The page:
Mental & Emotional Health
Remembering Self-Control Failures Leads to Repeat Failures
It’s been said that “Those who don’t know history are doomed to repeat it,” but even if you know your own history, that doesn’t necessarily help you with self-control. New research done at Boston College and published in August 2015 in the Journal of Consumer Psychology shows the effectiveness of memory in improving our everyday self-control decisions depends on what we recall and how easily it comes to mind.
A release from the college quotes the study’s lead author, Hristina Nikolova, Ph.D., an assistant professor of Marketing in the Carroll School of Management at Boston College, as saying, “Despite the common belief that remembering our mistakes will help us make better decisions in the present, we actually find that thinking about our failures at self-control leads us to repeat them and indulge in the present, so it’s not helpful at all.
“For example, people often think that remembering the last time when they didn’t hesitate to enjoy eating the delicious, 2,000 calorie chocolate cake will help them resist the delicious dessert menu and go for some fruits instead. However, our findings reveal that remembering such self-control failures would lead people to indulge again in the present.”
Titled “Haunts or Helps From the Past: Understanding the Effect of Recall on Current Self-Control,” the study is the first of its kind and was conducted by Nikolova, Cait Lamberton, associate professor with the Joseph M. Katz Graduate School of Business at the University of Pittsburgh, and Kelly L. Haws, associate professor with the Owen Graduate School of Management at Vanderbilt University.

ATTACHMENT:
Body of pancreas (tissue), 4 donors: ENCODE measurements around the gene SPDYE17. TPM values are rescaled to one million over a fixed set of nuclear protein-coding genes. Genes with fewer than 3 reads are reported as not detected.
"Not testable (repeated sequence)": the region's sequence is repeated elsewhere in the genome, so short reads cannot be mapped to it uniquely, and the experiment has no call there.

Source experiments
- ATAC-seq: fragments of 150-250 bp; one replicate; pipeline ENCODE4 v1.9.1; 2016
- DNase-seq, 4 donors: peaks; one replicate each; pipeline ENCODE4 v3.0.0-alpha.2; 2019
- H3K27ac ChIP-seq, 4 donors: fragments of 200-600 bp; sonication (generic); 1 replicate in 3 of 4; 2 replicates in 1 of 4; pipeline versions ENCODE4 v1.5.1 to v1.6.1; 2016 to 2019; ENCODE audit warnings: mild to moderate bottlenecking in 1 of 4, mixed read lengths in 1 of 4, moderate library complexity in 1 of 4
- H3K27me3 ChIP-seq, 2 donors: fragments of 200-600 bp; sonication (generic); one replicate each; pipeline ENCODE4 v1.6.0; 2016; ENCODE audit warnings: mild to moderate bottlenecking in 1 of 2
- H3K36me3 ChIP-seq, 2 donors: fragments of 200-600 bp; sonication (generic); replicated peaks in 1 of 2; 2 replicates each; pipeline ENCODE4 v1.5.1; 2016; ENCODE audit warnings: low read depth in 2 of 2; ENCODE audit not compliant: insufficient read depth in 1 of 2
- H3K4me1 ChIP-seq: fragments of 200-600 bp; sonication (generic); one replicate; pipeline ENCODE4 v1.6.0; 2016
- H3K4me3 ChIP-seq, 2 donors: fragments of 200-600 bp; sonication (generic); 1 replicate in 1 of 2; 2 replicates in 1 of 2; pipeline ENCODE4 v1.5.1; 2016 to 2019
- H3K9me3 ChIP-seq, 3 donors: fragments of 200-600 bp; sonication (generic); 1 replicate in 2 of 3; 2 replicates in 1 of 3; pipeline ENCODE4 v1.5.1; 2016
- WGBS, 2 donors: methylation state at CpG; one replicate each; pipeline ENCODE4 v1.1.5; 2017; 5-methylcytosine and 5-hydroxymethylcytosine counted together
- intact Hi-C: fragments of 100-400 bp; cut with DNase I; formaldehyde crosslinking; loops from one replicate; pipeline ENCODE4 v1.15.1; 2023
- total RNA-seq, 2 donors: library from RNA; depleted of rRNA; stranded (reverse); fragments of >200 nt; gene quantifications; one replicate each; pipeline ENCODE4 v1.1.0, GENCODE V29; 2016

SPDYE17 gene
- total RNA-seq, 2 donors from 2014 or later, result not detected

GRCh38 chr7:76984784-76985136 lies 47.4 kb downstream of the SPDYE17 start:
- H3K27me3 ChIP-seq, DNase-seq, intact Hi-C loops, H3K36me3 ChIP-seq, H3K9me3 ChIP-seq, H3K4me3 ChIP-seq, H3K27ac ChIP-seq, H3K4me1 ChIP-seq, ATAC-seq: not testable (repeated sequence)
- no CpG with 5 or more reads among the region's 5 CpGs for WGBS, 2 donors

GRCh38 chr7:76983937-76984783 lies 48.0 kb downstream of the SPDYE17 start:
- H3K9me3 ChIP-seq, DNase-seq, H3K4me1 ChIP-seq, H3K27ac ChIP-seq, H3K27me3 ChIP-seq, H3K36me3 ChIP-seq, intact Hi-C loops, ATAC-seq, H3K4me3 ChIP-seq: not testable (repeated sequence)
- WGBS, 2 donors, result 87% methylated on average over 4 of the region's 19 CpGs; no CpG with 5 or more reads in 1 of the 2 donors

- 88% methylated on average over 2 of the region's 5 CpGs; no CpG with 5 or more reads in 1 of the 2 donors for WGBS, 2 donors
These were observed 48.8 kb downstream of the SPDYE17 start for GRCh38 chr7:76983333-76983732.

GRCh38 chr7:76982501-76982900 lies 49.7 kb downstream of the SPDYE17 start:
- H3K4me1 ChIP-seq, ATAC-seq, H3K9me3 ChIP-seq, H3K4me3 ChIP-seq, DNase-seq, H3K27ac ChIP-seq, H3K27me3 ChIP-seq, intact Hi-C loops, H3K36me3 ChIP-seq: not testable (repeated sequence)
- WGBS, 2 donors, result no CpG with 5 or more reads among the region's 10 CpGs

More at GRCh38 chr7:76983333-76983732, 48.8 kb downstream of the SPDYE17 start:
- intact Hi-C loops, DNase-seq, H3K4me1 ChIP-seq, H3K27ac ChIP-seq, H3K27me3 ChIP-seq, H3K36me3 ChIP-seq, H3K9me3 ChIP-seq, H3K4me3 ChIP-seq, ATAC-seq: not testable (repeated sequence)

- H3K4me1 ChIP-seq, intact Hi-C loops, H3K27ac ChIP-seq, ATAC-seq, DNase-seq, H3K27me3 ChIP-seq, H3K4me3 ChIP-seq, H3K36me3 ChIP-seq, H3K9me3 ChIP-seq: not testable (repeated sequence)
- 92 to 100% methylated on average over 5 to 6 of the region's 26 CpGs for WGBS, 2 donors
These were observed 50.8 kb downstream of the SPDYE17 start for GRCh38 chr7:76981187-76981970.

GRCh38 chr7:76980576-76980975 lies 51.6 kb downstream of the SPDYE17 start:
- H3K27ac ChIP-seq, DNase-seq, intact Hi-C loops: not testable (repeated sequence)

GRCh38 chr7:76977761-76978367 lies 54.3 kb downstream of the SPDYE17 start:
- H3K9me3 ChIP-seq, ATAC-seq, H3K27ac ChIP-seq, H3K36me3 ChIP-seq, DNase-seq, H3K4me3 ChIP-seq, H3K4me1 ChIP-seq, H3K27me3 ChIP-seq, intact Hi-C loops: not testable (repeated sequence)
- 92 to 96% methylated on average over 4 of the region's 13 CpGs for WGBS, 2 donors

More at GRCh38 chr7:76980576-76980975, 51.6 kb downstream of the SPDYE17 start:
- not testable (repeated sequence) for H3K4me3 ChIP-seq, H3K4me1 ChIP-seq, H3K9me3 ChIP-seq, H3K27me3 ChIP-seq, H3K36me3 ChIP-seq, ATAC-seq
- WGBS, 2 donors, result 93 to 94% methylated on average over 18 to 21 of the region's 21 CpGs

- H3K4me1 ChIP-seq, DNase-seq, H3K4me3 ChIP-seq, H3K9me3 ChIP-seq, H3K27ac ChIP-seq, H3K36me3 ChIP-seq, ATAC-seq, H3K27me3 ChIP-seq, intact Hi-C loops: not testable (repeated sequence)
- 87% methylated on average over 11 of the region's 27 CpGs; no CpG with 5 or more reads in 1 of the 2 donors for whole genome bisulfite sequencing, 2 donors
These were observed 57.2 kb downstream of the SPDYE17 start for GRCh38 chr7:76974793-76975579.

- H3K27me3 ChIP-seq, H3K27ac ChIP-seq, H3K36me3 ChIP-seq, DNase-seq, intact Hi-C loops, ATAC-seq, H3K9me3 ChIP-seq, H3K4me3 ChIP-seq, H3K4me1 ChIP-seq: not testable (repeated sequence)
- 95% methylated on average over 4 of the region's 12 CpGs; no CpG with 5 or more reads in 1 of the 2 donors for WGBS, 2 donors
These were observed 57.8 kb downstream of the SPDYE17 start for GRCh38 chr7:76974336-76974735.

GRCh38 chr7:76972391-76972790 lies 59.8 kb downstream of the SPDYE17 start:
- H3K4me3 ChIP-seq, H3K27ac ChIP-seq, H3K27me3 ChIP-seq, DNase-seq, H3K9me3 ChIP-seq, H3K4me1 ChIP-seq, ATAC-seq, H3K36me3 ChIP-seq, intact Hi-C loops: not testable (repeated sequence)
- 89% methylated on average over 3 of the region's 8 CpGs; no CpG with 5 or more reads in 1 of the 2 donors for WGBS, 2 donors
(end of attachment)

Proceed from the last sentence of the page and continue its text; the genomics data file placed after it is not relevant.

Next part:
In a series of experiments conducted over four years, the authors examine how the content of consumers’ recollections (whether they focus on their past successes or failures at self-control) and the difficulty of their recall (whether they recall few or many such instances) impact their decisions in self-control dilemmas such as money budgeting, time budgeting, and persistence on challenging tasks.
For example, in one of the experiments, participants remembered instances in which they were faced with a spending temptation (e.g., being tempted to splurge on an expensive, but unnecessary item that they really liked) and whether they were able to successfully control their spending behavior (self-control successes) or were not able to do so (self-control failures). Some participants were asked to recall two such instances, while others were instructed to recall ten such behaviors.